What is data encryption?
What is data encryption?
For most people, locking the door to your house when you are going somewhere or locking up their business when they leave for the day is a common sense security measure they might not even recognize as such. Data encryption is similar to locking the door. It is the process of locking your data so that only you can access to it: encryption makes your data inaccessible to anyone unless they possess the right key. The key unlocks (decrypts) the data and allows you through the door.
Why is data encryption a good idea?
Data encryption allows you to control who has access to your data in a very secure fashion. Only someone who has the correct decryption key will be able to access the information stored within data.
When using modern and robust encryption technology (such as the Advanced Encryption Standard or AES), even if someone else were to get access to the hard drive where your data is stored they would not be able to access the information on the drive. In this situation you can think of encryption as akin to invisible ink. If someone intercepts the piece of paper that the information is written on, they cannot access the meaning contained on it without an additional step. Encryption presents a meaningful, largely insurmountable obstacle to anyone trying to access your data and backups without your permission, such as bad actors and ransomware hackers, as long as you are careful to protect your keys.
Does all my data need to be encrypted?
Encrypting your data is always safer than not doing so, but it might not always be efficient for your workflow. Instead it might be simpler to encrypt just your most sensitive data. Prioritize data that you would never intentionally share with a business competitor or enemy. Examples of data you may want to encrypt include customer data that you are responsible for, financial data that is only for certain eyes, competitive data that forms your business advantage, and intellectual property such as source code.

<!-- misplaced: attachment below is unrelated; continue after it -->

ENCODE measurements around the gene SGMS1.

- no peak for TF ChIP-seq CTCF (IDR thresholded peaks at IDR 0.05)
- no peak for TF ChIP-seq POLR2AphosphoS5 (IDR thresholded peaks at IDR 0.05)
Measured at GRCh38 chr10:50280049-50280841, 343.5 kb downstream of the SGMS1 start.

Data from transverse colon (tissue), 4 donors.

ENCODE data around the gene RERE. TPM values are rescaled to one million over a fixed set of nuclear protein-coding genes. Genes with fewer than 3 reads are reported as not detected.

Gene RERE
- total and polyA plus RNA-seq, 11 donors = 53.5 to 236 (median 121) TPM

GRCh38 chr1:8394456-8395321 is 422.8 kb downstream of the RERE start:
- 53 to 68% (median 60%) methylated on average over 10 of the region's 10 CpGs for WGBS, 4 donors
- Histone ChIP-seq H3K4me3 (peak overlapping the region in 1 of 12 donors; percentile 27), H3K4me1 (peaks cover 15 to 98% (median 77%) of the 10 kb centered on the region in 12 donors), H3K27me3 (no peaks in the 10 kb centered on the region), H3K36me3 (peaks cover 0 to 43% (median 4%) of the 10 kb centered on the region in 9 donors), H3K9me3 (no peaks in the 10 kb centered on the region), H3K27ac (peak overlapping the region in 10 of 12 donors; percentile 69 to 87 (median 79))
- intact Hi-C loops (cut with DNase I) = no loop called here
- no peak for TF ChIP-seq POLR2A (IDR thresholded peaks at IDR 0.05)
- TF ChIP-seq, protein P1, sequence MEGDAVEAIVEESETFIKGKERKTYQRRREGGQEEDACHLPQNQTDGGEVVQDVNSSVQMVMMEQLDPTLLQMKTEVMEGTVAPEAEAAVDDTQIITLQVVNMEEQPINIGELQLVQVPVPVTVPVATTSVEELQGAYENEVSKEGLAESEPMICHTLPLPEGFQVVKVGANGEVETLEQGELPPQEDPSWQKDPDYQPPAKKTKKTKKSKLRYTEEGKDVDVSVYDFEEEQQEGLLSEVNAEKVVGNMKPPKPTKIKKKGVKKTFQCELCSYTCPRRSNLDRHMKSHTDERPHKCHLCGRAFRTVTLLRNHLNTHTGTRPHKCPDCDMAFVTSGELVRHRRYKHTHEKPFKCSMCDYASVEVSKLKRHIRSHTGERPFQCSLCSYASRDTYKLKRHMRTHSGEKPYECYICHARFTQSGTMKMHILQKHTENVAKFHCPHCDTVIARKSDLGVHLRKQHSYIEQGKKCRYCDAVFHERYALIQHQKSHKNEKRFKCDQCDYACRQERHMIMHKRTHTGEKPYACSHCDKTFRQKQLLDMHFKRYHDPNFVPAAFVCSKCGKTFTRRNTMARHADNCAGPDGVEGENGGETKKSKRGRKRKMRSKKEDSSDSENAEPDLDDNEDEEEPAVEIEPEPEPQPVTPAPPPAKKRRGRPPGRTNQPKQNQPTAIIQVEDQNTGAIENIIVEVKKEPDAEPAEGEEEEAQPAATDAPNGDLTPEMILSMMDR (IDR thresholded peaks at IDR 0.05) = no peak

Encrypting the working folders for your business data and decrypting them only when you are working on them or need to read something off of them is one small step you can take that will significantly improve your security posture, making recovery from ransomware and other cyberattacks far easier. Additionally, ensuring that cloud backup services and/or collaboration platforms you do business with encrypt data at-or-above the level you do is a strong decision.
Best Practices for data encryption
Treat implementing encryption in your business like you would any other policy change. It will come with a learning curve. There might be a lot to learn up front, but you will eventually integrate encryption into your workflow and become efficient and data resilient because of it. Research different tools and standards and see what fits your needs.
Modern operating systems now have settings to encrypt the entire filesystem, or even the filesystem and individual disks separately (leveraging layered encryption is not an uncommon tactic). An advantage of this is that it makes it easier to get started with encryption and provides additional security. This additional security measure means that even if someone gets a hold of your actual hardware, they will not be able to recover any data without your decryption key.
There are ready-made solutions that can help you encrypt specific data in specific contexts. For example, if you are working with a vendor to process customer payments, you can work with them on an implementation where the transactions are encrypted using HTTPS, and credit card data is not stored in a human-readable format. If you purchase backup software make sure that they have strong encryption for the stored data, so that you will automatically have encrypted copies of critical data. This enhances your data resilience and security, helping provide effective recovery from ransomware and other significant cyberattacks.
It has never been easier to get started with encryption, and the advantages are many for keeping your business safe while remaining competitive. Institutional knowledge about encryption has improved dramatically and you can easily find tools to work encryption into your processes, and most vendors will support it off the shelf.
To learn more about industry standard terms in the data resilience ecosystem, review CrashPlan’s glossary.